To test this hypothesis, we propose to examine the ZMB axis in animal models of ASD. Synaptic zinc can be examined by fluorescence zinc staining. MMP activation can be measured by in situ zymography and Western blot analysis. Finally, regional levels of BDNF can be measured. Validating this hypothesis may shed light on the central pathogenic mechanism of ASD and aid in the identification of useful biomarkers and the development of preventive/therapeutic strategies.


Autism spectrum disorder (ASD) is a heterogeneous developmental disorder of the brain characterized by impaired communication, abnormal sociability, restricted interests, and stereotyped behaviors [1]. In most ASD cases, autistic symptoms manifest by 3years of age [2], indicating that the disease process starts during early childhood. ASD is strongly associated with male sex, with boys being affected about 4 to 5-times more frequently than girls [3]. One notable clinical feature is the apparent recent increase in the prevalence of ASD; whereas the frequency of ASD was considered to be as low as 5 in 10,000 in 1980s [4], the most recent data from the Center for Disease Control and Prevention report it to be as high as 1 in 68 (CDC 2014). Whether this increase is real or instead reflects heightened awareness of ASD is uncertain. Unfortunately, current treatments for ASD are limited and generally provide only symptomatic relief.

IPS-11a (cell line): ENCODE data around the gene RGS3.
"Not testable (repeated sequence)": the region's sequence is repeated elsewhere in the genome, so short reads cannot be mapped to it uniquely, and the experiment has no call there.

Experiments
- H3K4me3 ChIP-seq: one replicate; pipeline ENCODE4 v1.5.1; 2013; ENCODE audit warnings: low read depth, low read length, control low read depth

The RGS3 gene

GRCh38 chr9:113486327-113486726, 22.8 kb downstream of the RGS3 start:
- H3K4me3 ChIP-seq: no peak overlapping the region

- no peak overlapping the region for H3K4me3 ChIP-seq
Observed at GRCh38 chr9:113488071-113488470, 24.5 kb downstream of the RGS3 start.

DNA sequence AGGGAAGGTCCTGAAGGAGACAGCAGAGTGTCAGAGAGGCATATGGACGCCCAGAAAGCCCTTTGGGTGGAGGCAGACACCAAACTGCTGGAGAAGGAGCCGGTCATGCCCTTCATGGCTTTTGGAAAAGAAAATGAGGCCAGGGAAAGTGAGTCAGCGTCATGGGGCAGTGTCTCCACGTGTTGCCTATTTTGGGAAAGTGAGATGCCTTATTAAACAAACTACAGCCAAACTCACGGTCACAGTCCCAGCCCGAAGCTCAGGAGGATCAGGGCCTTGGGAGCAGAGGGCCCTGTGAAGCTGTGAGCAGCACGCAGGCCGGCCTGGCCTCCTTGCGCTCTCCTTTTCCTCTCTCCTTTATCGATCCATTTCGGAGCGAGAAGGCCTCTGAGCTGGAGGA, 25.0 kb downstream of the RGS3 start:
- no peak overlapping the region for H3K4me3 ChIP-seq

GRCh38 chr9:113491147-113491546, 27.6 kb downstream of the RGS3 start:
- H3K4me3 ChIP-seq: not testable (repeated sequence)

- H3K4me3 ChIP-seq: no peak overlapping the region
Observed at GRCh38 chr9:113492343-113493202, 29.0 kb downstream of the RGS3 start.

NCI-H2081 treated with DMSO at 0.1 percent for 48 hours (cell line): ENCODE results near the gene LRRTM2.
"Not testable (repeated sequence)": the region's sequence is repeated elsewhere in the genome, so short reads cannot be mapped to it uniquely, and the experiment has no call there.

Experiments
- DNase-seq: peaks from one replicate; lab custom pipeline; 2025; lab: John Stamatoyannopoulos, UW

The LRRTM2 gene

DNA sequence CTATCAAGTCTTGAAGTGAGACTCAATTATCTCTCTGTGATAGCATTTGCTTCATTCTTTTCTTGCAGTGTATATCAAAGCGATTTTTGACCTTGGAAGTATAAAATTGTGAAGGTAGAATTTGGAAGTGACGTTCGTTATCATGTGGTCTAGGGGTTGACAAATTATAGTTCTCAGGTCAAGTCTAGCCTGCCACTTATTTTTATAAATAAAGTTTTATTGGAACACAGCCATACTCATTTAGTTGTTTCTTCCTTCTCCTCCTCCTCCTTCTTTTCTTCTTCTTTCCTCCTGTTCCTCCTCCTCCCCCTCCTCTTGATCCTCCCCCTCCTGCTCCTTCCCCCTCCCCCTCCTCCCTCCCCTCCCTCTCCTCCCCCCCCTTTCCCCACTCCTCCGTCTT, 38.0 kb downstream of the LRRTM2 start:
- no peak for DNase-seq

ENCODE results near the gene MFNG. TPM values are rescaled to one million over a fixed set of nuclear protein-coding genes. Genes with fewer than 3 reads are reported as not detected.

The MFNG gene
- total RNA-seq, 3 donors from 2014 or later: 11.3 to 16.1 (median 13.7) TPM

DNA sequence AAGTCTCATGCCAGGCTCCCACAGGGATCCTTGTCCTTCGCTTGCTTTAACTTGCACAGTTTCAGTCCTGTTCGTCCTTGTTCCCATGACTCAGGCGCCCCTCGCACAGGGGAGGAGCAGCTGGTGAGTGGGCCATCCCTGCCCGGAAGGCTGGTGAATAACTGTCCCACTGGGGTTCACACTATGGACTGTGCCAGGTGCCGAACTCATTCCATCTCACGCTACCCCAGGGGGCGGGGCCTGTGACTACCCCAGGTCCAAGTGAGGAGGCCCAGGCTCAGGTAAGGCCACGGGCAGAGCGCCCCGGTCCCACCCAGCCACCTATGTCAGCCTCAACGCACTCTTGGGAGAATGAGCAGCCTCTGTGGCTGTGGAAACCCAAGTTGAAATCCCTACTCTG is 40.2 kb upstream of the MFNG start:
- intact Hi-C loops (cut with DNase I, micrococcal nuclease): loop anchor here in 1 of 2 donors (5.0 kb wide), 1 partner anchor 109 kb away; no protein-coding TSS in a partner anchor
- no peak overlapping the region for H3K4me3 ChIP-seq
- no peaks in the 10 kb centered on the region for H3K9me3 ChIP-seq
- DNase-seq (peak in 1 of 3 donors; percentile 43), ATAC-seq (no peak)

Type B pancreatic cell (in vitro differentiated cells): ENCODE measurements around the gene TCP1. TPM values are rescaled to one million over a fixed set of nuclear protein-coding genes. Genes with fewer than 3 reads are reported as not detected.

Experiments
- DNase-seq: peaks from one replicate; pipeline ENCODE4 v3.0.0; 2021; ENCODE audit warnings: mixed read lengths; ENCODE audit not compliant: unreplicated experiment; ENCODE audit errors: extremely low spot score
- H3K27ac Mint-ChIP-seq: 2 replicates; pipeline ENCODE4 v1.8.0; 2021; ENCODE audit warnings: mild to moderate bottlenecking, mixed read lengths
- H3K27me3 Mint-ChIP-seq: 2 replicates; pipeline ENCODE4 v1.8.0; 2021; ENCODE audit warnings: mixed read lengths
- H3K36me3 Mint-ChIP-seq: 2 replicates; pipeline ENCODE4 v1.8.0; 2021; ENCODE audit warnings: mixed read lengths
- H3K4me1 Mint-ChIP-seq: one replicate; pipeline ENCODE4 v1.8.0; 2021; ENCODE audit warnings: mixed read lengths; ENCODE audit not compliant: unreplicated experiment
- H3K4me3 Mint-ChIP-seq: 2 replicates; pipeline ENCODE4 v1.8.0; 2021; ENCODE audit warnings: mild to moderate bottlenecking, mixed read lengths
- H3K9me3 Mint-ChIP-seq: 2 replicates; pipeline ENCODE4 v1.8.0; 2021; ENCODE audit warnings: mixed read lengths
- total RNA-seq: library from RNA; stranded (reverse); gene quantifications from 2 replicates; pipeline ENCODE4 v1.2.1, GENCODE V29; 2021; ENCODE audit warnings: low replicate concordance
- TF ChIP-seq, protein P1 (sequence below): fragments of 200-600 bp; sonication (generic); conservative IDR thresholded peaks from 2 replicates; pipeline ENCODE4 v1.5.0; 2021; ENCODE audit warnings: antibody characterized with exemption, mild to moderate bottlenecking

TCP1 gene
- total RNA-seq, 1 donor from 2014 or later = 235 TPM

Although the majority of ASD cases remain idiopathic, recent years have witnessed dazzling progress towards an understanding of the underlying neurobiological mechanisms. In about 10% of cases, the etiology of ASD has a monogenic basis, such as fragile X syndrome (FMR1 gene), Rett syndrome (MECP2 gene) or tuberous sclerosis (TSC1 and 2 genes), each of which causes autistic symptoms in affected individuals [5]-[7]. However, even in idiopathic cases, ASD appears to be under a strong genetic influence. For instance, monozygotic twins have a concordance rate of 5860%, whereas for dizygotic twins the corresponding rate is 2127% [8]. Genetic studies conducted to date have identified more than 500 genes that may be associated with ASD [9]. Among the better known examples are PTEN (phosphatase and tensin homolog); SHANK (SH3 and multiple ankyrin repeat domains) 1, 2 and 3; NLGN (neuroligin) 1 and 3; and MEF (myocyte enhancer factor) 2A and 2D [10]-[12]. These ASD candidate genes, together with FMR1, TSC1 (tuberous sclerosis 1) and MECP2 (methyl CpG binding protein 2) are likely involved in neurogenesis, synaptic signaling, and synaptic plasticity.